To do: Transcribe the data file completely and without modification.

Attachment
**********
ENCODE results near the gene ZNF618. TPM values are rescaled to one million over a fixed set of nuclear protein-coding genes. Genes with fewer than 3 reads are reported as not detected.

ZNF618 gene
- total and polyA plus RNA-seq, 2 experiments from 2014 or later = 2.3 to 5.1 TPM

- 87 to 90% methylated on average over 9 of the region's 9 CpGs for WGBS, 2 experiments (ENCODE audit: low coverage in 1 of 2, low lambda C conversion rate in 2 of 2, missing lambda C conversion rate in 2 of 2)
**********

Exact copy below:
ENCODE results near the gene ZNF618. TPM values are rescaled to one million over a fixed set of nuclear protein-coding genes. Genes with fewer than 3 reads are reported as not detected.

ZNF618 gene
- total and polyA plus RNA-seq, 2 experiments from 2014 or later = 2.3 to 5.1 TPM

- 87 to 90% methylated on average over 9 of the region's 9 CpGs for WGBS, 2 experiments (ENCODE audit: low coverage in 1 of 2, low lambda C conversion rate in 2 of 2, missing lambda C conversion rate in 2 of 2)